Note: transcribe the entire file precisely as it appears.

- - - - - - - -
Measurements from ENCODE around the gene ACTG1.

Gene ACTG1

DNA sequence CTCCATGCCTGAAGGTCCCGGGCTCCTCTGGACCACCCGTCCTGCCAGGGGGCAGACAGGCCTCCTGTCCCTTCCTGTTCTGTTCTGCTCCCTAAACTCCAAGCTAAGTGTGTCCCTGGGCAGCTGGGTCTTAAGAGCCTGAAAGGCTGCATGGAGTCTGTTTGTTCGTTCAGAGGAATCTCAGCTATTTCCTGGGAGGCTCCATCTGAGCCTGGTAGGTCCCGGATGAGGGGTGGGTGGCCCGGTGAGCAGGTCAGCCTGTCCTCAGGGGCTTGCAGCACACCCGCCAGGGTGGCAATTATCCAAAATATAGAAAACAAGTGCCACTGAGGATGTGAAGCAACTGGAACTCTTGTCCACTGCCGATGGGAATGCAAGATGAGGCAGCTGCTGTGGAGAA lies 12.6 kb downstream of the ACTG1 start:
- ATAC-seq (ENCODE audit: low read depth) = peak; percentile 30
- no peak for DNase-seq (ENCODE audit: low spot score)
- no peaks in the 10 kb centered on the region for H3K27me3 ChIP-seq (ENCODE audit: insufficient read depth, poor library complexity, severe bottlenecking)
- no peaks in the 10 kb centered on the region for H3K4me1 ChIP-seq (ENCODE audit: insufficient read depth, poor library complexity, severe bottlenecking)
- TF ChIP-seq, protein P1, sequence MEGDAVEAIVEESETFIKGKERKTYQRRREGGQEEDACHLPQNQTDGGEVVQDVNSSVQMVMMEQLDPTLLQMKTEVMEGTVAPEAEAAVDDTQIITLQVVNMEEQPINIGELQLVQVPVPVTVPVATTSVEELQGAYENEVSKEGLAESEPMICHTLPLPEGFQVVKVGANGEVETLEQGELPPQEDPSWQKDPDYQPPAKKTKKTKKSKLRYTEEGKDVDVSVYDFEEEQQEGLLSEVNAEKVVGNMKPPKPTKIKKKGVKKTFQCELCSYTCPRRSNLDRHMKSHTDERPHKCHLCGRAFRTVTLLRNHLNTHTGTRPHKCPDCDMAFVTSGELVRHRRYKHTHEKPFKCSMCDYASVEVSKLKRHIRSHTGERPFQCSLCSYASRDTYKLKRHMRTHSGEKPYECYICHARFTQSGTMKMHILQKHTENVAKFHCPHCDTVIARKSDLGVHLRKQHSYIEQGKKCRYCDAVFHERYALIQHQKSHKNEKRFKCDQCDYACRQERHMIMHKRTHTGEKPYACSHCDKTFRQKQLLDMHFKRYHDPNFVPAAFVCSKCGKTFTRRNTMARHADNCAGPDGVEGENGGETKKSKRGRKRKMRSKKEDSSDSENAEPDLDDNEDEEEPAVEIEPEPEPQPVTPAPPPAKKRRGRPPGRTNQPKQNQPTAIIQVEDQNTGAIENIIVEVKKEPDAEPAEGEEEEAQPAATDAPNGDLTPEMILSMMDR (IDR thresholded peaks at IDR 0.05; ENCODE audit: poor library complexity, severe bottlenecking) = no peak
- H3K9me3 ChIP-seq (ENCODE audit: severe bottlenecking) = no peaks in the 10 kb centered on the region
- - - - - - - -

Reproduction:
Measurements from ENCODE around the gene ACTG1.

Gene ACTG1

DNA sequence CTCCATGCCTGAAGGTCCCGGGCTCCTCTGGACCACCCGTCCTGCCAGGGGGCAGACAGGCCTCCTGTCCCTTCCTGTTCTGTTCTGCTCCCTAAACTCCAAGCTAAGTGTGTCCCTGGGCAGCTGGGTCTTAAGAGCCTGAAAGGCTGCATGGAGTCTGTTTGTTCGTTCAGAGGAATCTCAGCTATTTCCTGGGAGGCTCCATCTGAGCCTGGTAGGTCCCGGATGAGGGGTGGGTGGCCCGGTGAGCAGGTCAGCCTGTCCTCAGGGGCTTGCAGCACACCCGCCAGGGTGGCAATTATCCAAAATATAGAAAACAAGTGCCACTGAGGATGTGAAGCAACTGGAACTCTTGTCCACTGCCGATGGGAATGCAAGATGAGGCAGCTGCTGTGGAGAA lies 12.6 kb downstream of the ACTG1 start:
- ATAC-seq (ENCODE audit: low read depth) = peak; percentile 30
- no peak for DNase-seq (ENCODE audit: low spot score)
- no peaks in the 10 kb centered on the region for H3K27me3 ChIP-seq (ENCODE audit: insufficient read depth, poor library complexity, severe bottlenecking)
- no peaks in the 10 kb centered on the region for H3K4me1 ChIP-seq (ENCODE audit: insufficient read depth, poor library complexity, severe bottlenecking)
- TF ChIP-seq, protein P1, sequence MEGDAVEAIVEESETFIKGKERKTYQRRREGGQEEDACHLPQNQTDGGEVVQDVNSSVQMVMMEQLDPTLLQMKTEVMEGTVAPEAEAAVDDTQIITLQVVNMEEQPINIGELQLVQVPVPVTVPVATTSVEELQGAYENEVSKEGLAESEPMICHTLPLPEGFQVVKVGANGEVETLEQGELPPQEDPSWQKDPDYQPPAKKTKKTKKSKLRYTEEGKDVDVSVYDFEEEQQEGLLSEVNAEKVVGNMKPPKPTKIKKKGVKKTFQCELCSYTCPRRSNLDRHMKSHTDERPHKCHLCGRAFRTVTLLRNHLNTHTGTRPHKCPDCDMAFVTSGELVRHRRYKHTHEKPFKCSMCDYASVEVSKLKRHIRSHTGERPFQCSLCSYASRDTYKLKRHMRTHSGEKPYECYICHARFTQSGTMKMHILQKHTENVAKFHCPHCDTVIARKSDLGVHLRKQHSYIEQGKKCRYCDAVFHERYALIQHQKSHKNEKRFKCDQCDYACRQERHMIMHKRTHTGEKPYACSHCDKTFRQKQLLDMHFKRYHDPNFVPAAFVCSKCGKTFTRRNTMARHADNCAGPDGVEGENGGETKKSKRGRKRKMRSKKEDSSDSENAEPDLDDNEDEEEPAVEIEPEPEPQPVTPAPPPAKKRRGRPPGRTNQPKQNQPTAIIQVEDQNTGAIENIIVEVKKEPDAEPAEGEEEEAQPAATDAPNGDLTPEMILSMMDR (IDR thresholded peaks at IDR 0.05; ENCODE audit: poor library complexity, severe bottlenecking) = no peak
- H3K9me3 ChIP-seq (ENCODE audit: severe bottlenecking) = no peaks in the 10 kb centered on the region